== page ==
Humanoid robots can also take on repetitive tasks at any level but what we need to ensure—and this is what we are not doing - is that the humans freed from those tasks have alternative work that is hopefully more stimulating and rewarding. We constantly talk about new-skilling people for decent, green jobs and professions at every level but we don’t do it or not to the degree we should. We talk about Luddites—those who strike about or fight against new technology or change – but we need to self-examine and change our own anti-progressive, Luddite behaviour.

The term Luddite dates back to the early 1800s when the original Luddites—British weavers and textile workers—feared that the new mass production, mechanised looms and knitting frames would destroy their craft and livelihoods. Which they did. This led to a group of craftsmen smashing the machines, but this was quickly quashed when they were gunned down, hanged or deported to Australia.

What are we doing to ensure that people’s livelihoods aren’t threatened by robots and the Fourth Industrial Revolution today? Why are we dragging our feet in a world engulfed by pollution and poverty that is rapidly running out of resources? It’s regressive to not take technology forward in parallel with a more equitable world in which we develop an acute consciousness that we all depend on the natural world.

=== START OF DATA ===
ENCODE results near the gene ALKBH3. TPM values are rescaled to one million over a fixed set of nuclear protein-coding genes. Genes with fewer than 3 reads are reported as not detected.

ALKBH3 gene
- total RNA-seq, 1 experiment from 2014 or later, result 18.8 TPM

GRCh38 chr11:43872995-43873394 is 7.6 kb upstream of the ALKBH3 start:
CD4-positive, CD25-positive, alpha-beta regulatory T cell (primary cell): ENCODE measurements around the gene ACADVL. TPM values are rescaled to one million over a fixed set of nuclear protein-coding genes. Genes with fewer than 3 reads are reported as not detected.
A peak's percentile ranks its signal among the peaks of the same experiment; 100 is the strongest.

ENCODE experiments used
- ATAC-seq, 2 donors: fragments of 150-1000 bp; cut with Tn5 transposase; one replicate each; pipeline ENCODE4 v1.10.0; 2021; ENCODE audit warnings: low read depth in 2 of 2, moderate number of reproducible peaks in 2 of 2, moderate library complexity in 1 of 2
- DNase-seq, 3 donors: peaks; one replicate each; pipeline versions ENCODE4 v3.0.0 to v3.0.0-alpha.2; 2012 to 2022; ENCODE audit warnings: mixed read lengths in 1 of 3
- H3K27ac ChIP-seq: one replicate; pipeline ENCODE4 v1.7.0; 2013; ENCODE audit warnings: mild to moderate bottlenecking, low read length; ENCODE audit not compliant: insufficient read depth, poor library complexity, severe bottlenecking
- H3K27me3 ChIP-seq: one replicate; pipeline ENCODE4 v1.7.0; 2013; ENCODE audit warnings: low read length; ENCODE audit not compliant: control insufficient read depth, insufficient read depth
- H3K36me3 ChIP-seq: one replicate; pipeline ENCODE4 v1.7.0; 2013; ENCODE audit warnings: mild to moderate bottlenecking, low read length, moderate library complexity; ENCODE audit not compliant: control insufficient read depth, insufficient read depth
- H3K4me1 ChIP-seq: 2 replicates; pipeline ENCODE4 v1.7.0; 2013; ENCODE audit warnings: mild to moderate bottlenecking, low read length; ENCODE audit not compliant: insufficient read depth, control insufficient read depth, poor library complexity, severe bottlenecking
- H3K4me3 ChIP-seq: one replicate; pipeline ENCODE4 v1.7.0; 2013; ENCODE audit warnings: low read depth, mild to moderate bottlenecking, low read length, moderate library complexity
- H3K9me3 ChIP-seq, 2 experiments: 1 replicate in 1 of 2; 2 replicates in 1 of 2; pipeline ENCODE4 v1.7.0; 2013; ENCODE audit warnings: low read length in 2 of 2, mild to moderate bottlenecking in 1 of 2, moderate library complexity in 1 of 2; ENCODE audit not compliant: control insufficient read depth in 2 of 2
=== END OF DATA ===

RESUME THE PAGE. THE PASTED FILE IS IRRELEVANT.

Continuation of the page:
We need to rapidly learn to treat our natural resources with the greatest respect, to use water carefully or harvest fish sustainably. We need to learn to treasure biodiversity, diversity and inclusivity. And yet we focus on how humanoid robots are going to subsume us. Surely we need to start look at life differently and start thinking about how we can develop ourselves into super-intelligent, super-wise, super-benevolent beings who are capable of making humanoid robots in our image instead of making humanoid robots that reflect how we should be?

Of course there are many monumental difficulties in the transitioning around this proposition, particularly when so many people’s life and work situation or no-work situation has never afforded them the freedom to self-actualise or find their purpose. But there are also so many people who have every opportunity to pursue their highest purpose, and still do not.

When people have purpose, Hanson explained, all the other requirements for a successful life and career can be integrated into this, including balance, structure, diligence, commitment and reliability, without which people, unravel, businesses unravel; governments and societies unravel, and the planet unravels.

As David Attenborough says, once upon a time nobody ever thought that we would have the impact on the planet that we are having. And we have created a situation that we are rapidly running out of time to try and fix. If humanoid robots can help us to explore a more existential, fulfilling life purpose, then they are a gift to us.

The planet is still a beautiful place if we will allow it to be, it all depends on whether we are going to approach it from a position of threat or wonder.